• Risk of rot: there is a risk of rot when you use wooden boards for your chicken coop floor. As a result, wood is not the most hard-wearing material. You’ll have to replace the flooring periodically, which will increase the cost.
  • Difficult to keep clean: wood is difficult to keep clean when you’ve got a coop full of chickens depositing waste. Droppings can get stuck between the boards and you may find that it starts to collect underneath the wood, which can impact sanitation.
  • Poor predator protection: protection against predators should be a key consideration when exploring the best chicken coop flooring options. Wood doesn’t perform well in this category compared to other materials, as the gaps between the boards can provide golden opportunities for uninvited guests to gain entry.

3. Plywood

Plywood offers an alternative to traditional wooden boards. This material is often considered one of the best options for a chicken coop floor because it solves most of the problems listed above while offering a range of additional advantages.

Here are the pros and cons of using plywood for your chicken coop:


  • Widely available: plywood is readily available, making it easy to source and relatively inexpensive.
  • Easy to clean: unlike wooden boards, plywood is easy and quick to clean, provided that you add bedding materials. You can simply gather up the used bedding and dispose of it.
  • Easy to build: one of the best things about using plywood is that it is easy to build. You don’t need heavy-duty tools or equipment, or a degree in carpentry to fit a sturdy, stable and even plywood floor.
  • Protects against predators: plywood is an effective solution for keeping predators at bay and protecting your flock.


  • Difficult to keep clean without bedding: if you use plywood for your floor without extra bedding materials, you’ll find that the actual wooden surface is harder to clean than other options.
  • Prone to rotting: plywood is prone to rot, which means that it’s not the most durable material.

4. Rubber mats

Rubber mats are often added to other materials to make the surface even, safe and easy to maintain.

If you have a wooden chicken coop floor, or you’re thinking about adding a concrete floor, for example, you might want to consider rubber mats.

Rubber protects the wood against excess moisture, which prolongs its lifespan, and it can enhance comfort.

The pros and cons include:


  • Quick and easy cleaning: the beauty of adding rubber mat flooring to your chicken coop is quick and easy cleaning. When you’re ready to spruce up your coop, simply take the mats out, shake them off, hose them down and let them dry.
  • Comfort: the bouncy surface of the rubber provides additional comfort for hens while adding extra padding to prevent injuries.
  • Slip-proof: rubber mats are slip-proof so you don’t have to worry about your chickens coming to any harm if they take a tumble or get barged around by their roommates.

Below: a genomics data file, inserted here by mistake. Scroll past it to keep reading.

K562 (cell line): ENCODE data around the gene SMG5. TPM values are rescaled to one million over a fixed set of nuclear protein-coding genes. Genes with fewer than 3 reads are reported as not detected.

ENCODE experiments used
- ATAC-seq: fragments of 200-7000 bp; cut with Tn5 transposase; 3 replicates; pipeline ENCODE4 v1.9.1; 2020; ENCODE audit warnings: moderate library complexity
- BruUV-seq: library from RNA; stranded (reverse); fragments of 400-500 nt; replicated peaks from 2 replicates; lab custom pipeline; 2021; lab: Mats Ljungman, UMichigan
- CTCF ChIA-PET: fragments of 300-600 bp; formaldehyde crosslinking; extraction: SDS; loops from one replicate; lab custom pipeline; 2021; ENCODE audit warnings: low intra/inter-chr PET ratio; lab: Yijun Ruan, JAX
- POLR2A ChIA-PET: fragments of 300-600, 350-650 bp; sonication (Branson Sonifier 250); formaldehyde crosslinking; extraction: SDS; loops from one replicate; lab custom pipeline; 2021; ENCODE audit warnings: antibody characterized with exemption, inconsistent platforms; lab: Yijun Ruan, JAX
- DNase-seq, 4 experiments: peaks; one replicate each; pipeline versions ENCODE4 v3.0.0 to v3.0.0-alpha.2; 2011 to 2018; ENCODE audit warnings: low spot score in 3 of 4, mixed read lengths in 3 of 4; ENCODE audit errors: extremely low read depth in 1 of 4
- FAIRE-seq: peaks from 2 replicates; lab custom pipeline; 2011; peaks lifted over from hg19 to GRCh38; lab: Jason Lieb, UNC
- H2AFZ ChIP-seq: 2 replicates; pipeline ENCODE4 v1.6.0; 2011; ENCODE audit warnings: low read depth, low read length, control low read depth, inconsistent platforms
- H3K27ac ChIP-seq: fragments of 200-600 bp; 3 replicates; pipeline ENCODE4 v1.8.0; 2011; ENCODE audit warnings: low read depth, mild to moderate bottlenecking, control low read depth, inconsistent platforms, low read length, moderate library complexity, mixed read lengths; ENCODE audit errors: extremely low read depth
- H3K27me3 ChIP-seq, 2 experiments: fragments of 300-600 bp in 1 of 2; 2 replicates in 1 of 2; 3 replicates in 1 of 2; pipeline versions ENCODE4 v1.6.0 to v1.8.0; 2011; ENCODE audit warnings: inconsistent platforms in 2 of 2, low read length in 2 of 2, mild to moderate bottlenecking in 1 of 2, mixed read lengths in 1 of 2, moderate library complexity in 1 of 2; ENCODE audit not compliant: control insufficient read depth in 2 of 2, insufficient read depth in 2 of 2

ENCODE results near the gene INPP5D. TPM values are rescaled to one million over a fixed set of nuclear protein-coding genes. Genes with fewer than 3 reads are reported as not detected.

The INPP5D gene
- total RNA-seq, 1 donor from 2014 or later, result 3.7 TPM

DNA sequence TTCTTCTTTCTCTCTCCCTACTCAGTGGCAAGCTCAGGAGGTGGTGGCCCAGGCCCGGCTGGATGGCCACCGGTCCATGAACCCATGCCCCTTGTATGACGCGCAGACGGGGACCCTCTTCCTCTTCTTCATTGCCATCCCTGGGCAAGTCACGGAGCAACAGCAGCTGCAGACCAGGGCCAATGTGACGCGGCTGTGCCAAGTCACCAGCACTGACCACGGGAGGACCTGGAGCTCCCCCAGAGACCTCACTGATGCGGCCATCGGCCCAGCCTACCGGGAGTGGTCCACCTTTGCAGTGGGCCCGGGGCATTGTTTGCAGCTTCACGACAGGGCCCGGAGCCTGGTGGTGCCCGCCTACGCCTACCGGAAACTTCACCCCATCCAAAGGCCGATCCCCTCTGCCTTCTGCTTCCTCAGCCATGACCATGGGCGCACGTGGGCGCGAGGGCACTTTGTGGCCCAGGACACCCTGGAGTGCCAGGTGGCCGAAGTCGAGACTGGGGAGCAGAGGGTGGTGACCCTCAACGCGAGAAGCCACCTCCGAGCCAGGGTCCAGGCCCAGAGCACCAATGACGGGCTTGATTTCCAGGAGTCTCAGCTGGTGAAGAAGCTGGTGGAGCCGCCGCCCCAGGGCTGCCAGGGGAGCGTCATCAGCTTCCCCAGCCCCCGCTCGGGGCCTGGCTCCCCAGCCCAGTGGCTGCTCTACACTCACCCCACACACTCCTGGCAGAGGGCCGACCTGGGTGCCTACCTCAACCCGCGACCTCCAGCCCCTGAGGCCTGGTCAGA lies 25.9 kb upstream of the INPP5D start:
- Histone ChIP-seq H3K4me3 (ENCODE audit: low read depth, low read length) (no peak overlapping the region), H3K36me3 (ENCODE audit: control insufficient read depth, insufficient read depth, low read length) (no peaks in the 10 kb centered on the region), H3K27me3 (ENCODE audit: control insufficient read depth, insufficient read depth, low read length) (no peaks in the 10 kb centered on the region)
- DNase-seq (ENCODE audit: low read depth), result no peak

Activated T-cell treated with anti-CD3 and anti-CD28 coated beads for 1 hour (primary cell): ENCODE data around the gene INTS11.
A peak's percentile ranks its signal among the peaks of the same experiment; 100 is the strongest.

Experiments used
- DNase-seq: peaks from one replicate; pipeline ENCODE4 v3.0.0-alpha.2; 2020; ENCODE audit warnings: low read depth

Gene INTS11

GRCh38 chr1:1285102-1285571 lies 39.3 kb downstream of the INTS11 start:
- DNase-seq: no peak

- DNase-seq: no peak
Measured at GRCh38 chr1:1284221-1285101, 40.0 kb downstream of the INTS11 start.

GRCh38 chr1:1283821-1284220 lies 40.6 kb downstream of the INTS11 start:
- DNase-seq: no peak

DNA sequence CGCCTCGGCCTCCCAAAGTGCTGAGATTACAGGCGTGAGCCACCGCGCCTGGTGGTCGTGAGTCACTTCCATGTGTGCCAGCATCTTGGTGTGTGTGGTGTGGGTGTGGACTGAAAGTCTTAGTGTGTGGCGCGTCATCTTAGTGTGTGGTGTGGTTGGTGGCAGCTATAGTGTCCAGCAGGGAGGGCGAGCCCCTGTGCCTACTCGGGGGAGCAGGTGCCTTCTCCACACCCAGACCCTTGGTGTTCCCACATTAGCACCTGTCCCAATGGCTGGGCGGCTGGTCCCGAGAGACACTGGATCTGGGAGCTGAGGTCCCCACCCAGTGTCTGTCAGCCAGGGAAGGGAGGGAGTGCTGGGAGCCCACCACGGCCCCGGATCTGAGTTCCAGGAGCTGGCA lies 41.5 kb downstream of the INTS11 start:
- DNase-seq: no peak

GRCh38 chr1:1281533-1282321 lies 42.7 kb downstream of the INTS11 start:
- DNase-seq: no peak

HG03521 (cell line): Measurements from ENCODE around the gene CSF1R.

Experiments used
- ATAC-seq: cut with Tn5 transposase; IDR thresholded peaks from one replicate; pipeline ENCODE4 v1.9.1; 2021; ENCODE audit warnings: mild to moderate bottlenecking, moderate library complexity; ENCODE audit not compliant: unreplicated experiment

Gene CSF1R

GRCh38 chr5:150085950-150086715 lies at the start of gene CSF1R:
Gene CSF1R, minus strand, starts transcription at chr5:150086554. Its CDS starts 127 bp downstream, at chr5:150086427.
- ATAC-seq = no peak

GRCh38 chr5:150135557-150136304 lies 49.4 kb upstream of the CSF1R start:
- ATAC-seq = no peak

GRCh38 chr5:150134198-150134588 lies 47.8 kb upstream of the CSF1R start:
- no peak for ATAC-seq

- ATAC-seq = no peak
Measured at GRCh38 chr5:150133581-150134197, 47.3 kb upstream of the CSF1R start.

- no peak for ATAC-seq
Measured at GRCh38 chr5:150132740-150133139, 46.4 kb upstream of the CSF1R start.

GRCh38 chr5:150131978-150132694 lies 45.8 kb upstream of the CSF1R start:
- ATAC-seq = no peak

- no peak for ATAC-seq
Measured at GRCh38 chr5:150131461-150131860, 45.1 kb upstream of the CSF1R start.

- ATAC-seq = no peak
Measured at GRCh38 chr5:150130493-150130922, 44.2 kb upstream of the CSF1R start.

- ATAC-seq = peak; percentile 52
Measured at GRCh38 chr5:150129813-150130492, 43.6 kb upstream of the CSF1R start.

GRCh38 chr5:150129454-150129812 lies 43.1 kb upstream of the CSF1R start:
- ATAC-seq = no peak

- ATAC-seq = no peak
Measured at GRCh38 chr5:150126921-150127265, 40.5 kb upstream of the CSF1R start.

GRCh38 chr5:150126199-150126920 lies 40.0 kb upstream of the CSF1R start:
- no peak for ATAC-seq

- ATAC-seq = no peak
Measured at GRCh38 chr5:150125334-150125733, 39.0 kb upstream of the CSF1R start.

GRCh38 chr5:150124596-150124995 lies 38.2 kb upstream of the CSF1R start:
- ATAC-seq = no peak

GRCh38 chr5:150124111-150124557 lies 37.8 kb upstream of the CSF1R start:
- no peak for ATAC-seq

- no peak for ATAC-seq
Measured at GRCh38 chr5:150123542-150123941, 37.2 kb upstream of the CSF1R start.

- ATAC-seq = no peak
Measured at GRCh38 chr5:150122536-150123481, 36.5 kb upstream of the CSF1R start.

• Insulation: when temperatures plunge, rubber mats provide additional insulation to keep your chickens toasty.
  • Pest-proof: using rubber mats is an effective way to keep pests away from your chicken coop.


  • Cost: if you lay rubber mats on a wooden floor, you’ll increase the cost of the project significantly. This may be a disadvantage for some, but it will increase longevity, which means that it’s an attractive option for keepers looking for long-term solutions.

5. Linoleum

Linoleum is a lining material, which is used with other flooring materials, most commonly, plywood. Adding a linoleum lining can help to address some of the issues people experience with wooden boards and plywood.

If you have a wood or plywood floor, here are some benefits and drawbacks to consider before you decide whether or not to add linoleum:


  • Low maintenance: once it has been installed, linoleum requires very little in the way of maintenance, making it a simple and convenient option for busy chicken keepers.
  • Easy to source and fit: linoleum is widely available online and from hardware and home stores and it’s also easy to fit.
  • Quick, hassle-free cleaning: it’s quick and simple to clean linoleum flooring and easy to keep the surface clean and hygienic.
  • Insulation: linoleum lining enhances insulation in the winter to keep chickens warm and cozy.
  • Lowers the risk of pests: adding a lining lowers the risk of pest infestations.


  • Increased cost: if you choose to add linoleum to your plywood or wood floor, the cost will increase, as you’ll need to factor in the price of purchasing both materials.
  • Less flexibility: adding a lining means that it’s not possible to move the coop, which reduces flexibility.

6. Wire

Wire (hardware mesh) may not spring to mind when considering the best material for a chicken coop floor.

This is because it offers fewer advantages than disadvantages for most chicken keepers.


  • Keeps predators out: the main reason people choose a wire chicken coop floor is to keep predators out. Wire floors are deterrents for intruders and they make it incredibly difficult for hunters to get to their intended prey.
  • Flexibility: wire floors are more flexible than most other options, which makes them appealing to keepers who have a mobile chicken coop and those who move frequently.


  • Risk of injuries: the most significant disadvantage of using a wire floor in your chicken coop is the risk of injury to the birds. Wire can be coarse and rough, increasing the risk of cuts and grazes on the legs and feet.